So first of all, the idea of “expensive” “art” bothers me from the outset. As I’ve written about in a previous post that shall not be named because I’ve named it too many dern times already, I’m not personally of the opinion that art should cost anything. Yes, I know, this makes me a communist and a hippie, but fine. I’ll deal with that in the afterlife should the universe choose to participate in such a thing. However, when our good friends over at Zorgor asked me, “Hey! What do you think about the most expensive photos ever?!” I knew I had to tackle the topic because if anyone’s going to fly in the face of standard thinking on a topic, I have to be first in line. OK, 85,674,675th in line, but who’s counting…
OK (add my best boxing announcer voice here), weighing in at $4.3 million dollars, the most expensive photo in the universe is…. Rheeeeeeeeeeeeein Twoooooooooo….. (crowd goes wild).
OK. Seriously? Come on. So it does have some things going for it. Bold horizontal lines with good layering and those layers appear to be absolutely pristinely even throughout. Not bad. If I’d taken this photo though I’m not sure it would have even made it into a blog post. It’s almost mechanical in nature. Then if you read the fine print and realize, “Extraneous details such as dog-walkers and a factory building were removed by the artist via digital editing” then I just have to make an incredulous expression and walk away. To foray into the vernacular momentarily: WTH? Or, to quote my first reaction to Zorgor, “Garbage.” That was a bit strong, but to my apparently not adequately trained eye, this photo just isn’t… Primary among those “isnts” is that it isn’t worth 4.3 million anything. Worth buying? Maybe. But not at that price.
Moving on we have the second most expensive photo, Cindy Sherman’s Untitled #96.
A few good things to say here: interesting choices in color. The photo is supposed to represent the artist as a lovelorn young woman and the colors echo that. Chromatic repetition goes well with the feeling of emotional vacuum which I’m sure the artist felt at the time. Point of primary visual interest is the scrap of paper (the personals column) and it’s well placed. Patterns on the skirt and the tiles echo each other and she’s flushed as if she’s distraught or ‘windburned’ by the onslaught what she’s been through. On balance a nice photo. All that said, the idea that it’s a multi-million dollar photo kills me. The model’s expression is… well, unfortunate. She’s modeling, not feeling. The fact alone that it’s a posed photo destroys most of the appeal for me. Real life trumps acting any day. There are plenty of real lovelorn women in the world. Surely one would be willing to have their photo taken for a million bucks. Perhaps they wouldn’t be so lovelorn?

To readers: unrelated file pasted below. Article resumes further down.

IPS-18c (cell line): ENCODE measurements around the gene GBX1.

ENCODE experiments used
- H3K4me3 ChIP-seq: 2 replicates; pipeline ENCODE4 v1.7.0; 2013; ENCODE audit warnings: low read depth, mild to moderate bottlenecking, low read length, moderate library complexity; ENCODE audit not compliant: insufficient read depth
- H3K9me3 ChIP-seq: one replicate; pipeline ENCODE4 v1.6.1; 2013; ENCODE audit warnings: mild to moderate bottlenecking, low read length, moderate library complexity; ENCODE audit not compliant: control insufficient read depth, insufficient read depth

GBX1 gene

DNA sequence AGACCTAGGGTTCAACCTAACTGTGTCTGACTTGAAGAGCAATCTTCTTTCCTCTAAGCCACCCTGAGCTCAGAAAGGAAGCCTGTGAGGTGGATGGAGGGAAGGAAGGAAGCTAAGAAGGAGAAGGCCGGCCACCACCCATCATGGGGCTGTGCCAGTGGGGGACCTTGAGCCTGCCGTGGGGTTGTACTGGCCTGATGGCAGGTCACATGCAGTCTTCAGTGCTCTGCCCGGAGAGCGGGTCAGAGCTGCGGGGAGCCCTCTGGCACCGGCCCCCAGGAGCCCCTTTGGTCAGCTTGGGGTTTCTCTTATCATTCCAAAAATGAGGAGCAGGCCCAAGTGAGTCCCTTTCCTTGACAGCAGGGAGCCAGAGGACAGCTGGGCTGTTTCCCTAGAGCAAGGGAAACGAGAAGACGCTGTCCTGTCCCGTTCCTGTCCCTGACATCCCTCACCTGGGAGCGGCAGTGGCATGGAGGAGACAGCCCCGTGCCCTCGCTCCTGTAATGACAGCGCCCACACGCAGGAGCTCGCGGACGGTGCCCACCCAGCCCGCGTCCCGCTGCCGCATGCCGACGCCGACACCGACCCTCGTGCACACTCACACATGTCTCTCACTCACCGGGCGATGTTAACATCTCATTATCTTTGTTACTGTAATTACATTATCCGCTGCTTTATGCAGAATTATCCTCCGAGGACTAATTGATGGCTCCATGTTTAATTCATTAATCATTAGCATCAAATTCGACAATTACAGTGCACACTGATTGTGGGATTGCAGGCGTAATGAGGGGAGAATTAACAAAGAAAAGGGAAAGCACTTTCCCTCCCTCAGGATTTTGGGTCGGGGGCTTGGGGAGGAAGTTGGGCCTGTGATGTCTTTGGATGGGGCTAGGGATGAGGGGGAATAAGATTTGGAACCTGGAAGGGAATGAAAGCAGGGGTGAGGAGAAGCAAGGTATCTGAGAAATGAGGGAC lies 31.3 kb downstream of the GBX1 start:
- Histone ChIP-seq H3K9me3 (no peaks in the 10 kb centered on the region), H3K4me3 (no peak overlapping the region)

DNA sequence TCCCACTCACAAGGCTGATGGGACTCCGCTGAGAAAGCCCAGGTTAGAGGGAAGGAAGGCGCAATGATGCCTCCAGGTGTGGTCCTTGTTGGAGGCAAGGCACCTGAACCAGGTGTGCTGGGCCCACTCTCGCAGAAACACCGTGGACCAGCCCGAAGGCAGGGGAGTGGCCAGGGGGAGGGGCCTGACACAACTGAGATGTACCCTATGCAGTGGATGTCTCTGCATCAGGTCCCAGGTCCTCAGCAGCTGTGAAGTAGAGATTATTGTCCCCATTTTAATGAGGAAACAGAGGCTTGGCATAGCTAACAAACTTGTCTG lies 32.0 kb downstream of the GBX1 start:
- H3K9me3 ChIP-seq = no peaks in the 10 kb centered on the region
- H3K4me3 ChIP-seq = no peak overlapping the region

Number three, as of this writing, is 99 Cent II Diptychon.
Like the previous contender, lots to recommend this photo. Immaculate detail with lots of color; an interesting shot. But again, is it a multi-million dollar shot? Again, it’s staged and again, it’s digitally modified. For the things it has going for it, it’s not real. It’s a sad and lonely echo of some reality somewhere that never really existed as we see it in the photo.
Alright, well enough libelous criticism. After writing all this out… well, honestly…? I’m just rather sad. I see these works and I can’t help but say that yes, these are all great photos, but are they any better than the other billion photos that are taken every single day? How much of these photographer’s success is derived from the fact that they have the money to print out 100-foot long prints of their photos and put them up for sale? What could this blogger do with their photos if they had a million bucks to print and promote their work? Or this one? Or this one? Or this one? Or this one? The plain and simple truth is that there are tens of thousands of people out there who are creating great work in the field. It breaks my heart to think that newcomers in photography are looking up at Rhein II and thinking, “I need to take pictures like that! Let me just take this picture I took and edit out some of the reality.” Sad, sad, sad. Oh well. Such as it is.
What say you? Am I ranting or am I right? (or maybe both? but definitely at least ranting.)